Seong Jong Mo, Young Soo Kim, Jun Kyu Suh, Tong Choon Park
Yeungnam Univ J Med. 1990;7(2):97-102.   Published online December 31, 1990
DOI: https://doi.org/10.12701/yujm.1990.7.2.97
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  • 1 Crossref
AbstractAbstract PDF
Ureteroscopic removal of the stone is now popular for the management of the lower ureteral stone. A clinical study was performed on our 75 patients with lower ureteral stone treated with ureteroscopy. Of the 75 stone manipulations 62 (83%) were immediately successful and the final success rate including spontaneous delivery of stone or fragment after the procedure was 87 percents (65 cases). Of 57 smaller calculi than 1 cm (radiographic largest diameter) 50 (88%) were removed successfully. Mean duration of postoperative hospitalization was 5.6 days. There were no interrelations between the success rate and anesthetic methods. Significant complications during or after procedure were not identified. We conclude that ureteroscopic removal of stones under direct vision can be done safely and be the first choice of procedure for the lower ureteral stones.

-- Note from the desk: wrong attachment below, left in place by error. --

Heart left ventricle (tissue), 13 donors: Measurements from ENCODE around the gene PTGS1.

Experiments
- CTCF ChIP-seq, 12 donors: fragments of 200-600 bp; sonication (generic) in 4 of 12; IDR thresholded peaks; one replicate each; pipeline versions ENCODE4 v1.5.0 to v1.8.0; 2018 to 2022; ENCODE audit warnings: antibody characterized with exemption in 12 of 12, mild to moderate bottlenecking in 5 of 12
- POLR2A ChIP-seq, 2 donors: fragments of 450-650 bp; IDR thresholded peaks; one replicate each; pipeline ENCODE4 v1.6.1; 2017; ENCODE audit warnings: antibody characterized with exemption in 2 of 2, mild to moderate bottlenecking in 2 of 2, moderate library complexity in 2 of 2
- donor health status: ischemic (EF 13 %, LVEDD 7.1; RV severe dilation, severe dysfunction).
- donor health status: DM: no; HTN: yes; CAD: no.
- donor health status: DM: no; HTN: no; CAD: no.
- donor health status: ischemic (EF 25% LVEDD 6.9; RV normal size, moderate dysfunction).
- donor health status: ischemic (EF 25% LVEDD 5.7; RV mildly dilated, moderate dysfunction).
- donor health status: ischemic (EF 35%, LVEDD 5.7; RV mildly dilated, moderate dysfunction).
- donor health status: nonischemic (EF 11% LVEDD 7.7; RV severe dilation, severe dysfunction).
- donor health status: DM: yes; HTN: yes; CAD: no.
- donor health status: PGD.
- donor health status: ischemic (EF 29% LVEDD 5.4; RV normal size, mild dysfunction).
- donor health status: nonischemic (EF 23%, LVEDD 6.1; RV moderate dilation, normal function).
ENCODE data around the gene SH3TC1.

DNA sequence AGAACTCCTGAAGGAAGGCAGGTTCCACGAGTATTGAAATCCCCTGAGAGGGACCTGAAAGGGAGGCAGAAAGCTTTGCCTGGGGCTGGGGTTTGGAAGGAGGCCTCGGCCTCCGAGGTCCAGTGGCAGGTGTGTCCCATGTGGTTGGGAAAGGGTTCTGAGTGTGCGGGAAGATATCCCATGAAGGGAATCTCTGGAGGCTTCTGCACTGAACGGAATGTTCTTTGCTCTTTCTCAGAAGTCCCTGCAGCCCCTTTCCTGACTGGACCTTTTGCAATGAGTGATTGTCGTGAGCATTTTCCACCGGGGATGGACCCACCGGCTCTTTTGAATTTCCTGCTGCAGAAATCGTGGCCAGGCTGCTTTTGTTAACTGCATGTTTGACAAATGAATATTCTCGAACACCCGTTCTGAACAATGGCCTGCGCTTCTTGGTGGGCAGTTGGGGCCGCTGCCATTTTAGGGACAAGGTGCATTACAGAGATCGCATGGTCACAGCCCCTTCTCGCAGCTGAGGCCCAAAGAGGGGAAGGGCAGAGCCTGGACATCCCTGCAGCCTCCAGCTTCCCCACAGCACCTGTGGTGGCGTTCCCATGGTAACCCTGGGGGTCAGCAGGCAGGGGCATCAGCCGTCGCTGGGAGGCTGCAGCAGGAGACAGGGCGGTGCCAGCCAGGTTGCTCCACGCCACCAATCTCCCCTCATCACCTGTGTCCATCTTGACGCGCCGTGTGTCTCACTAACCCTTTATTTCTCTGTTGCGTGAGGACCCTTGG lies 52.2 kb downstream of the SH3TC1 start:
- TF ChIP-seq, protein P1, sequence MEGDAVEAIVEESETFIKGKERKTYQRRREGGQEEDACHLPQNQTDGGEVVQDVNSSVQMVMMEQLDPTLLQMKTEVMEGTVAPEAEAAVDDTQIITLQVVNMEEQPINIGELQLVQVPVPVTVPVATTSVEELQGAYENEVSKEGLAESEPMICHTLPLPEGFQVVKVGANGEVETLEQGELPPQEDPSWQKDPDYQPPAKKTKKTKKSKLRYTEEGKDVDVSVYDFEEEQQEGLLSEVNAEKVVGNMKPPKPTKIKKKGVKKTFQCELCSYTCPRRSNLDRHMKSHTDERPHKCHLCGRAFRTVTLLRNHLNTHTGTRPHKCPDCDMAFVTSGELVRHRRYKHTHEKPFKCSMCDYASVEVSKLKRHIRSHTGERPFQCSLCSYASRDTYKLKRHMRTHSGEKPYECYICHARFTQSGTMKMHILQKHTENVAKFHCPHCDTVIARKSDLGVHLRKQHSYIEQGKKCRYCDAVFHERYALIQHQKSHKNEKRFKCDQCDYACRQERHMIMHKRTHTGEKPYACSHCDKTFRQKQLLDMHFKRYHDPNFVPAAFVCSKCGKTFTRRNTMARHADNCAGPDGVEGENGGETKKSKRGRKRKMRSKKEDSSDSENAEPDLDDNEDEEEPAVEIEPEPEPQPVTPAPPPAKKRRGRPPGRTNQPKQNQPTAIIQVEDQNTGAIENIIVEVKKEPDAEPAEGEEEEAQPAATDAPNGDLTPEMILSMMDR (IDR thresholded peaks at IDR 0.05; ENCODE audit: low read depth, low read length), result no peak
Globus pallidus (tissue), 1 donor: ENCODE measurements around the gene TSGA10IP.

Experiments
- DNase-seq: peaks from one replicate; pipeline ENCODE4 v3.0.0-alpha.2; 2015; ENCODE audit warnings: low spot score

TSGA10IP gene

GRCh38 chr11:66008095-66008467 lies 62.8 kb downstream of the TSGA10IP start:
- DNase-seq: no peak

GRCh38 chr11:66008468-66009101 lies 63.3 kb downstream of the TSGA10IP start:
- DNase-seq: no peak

Citations

Citations to this article as recorded by  
  • A Clinical Case Report of Severe Hematuria Patient after Ureterolith Lithotripsy
    Sang Hyun Lee, Ju Yong Jeong, Myoung Rae Cho
    Korean Journal of Acupuncture.2015; 32(3): 144.     CrossRef
One Case of Incomplete Double Urethra.
Seong Jong Mo, Young Soo Kim
Yeungnam Univ J Med. 1988;5(2):235-238.   Published online December 31, 1988
DOI: https://doi.org/10.12701/yujm.1988.5.2.235
  • 1,459 View
  • 4 Download
AbstractAbstract PDF